Now don't get me wrong, I like Strudwick, I do but by my eye, when I was watching the game, my impression was that the Oilers won because Hiller was terrible and Fasth was very good.

 And I guess the question I also had was what if the Ducks had come back? Would it have been because the Oilers became less emotionally engaged. Are they like I was in my early twenties, all hot and heavy for some girl I saw at a party, having a great couple of months of lusty boning until I became bored and more and more emotionally detached until it all crashed in ruins? Wait a second, the Oilers are mostly in their early twenties!! Maybe I should have had a buddy hanging out with me on dates to start fights so I would have stayed emotionally engaged! Maybe I would have been more successful at love!!

 But really, what if the Ducks came back and tied it. And then gone ahead. Does Hendricks fight someone else and the Oilers bounce back? Is it really a question of a character win? If Perry scores another goal or two, if Getzlaf doesn't hit the post is it because the Oilers are bad people? Or is it because the Ducks are a far better team?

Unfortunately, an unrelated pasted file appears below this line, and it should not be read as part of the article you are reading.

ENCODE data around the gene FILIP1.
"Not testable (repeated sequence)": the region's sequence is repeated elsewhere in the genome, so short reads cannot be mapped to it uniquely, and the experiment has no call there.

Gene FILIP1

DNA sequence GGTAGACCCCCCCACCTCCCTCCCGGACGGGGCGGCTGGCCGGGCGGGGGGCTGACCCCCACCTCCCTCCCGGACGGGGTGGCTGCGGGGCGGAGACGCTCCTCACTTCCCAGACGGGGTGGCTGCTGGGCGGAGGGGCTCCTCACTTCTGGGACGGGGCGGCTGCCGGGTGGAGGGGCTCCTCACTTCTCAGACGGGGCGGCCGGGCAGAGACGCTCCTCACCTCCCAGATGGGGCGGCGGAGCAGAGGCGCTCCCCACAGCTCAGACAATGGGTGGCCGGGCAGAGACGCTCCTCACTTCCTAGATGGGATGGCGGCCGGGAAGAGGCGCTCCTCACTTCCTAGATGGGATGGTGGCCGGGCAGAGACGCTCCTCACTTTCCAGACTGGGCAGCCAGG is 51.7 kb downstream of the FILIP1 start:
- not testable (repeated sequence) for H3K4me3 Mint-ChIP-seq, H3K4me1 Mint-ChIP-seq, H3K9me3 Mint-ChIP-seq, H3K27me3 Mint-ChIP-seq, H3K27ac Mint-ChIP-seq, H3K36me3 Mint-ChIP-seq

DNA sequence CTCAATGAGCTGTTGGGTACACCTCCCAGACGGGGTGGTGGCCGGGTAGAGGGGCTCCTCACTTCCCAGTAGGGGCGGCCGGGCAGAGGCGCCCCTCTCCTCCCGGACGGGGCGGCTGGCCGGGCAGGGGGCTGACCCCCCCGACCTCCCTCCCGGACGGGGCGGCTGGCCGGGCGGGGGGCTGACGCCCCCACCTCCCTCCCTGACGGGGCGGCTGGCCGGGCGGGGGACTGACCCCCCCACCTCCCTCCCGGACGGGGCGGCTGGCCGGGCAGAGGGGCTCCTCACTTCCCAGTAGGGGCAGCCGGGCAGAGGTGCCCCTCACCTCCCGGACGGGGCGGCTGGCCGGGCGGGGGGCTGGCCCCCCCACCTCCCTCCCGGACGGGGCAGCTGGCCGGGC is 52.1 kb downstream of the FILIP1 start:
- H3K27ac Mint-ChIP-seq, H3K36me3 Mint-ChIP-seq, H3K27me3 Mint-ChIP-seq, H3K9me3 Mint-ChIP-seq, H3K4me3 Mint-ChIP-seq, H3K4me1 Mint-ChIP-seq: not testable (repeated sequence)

But that's how it works. Three weeks ago or thereabouts the Leafs were home and cooled, third in the conference, the local media crowing about how the naysayers were wrong and now they are dead in the water, out of the playoffs, and suddenly its a character question. The team doesn't have it.

 Its an easy answer and a ridiculous one of course. So three weeks ago they had character and now suddenly its gone! Where did it go? Did it melt with the snow? They had enough character last year to make the playoffs and push the Bruins to seven (although that character disappeared with eleven minutes to go in that game, damn!) and strangely enough people forget that Joffrey Lupul had a great chance to end it in overtime. He missed, just as Datsyuk missed a glorious chance in the slot in G7 against Chicago, Stallberg getting his stick enough of his shot from the slot was a weak one. Bergeron scored and that was that. But if Lupul scores then suddenly the team oozes character, is that how it works?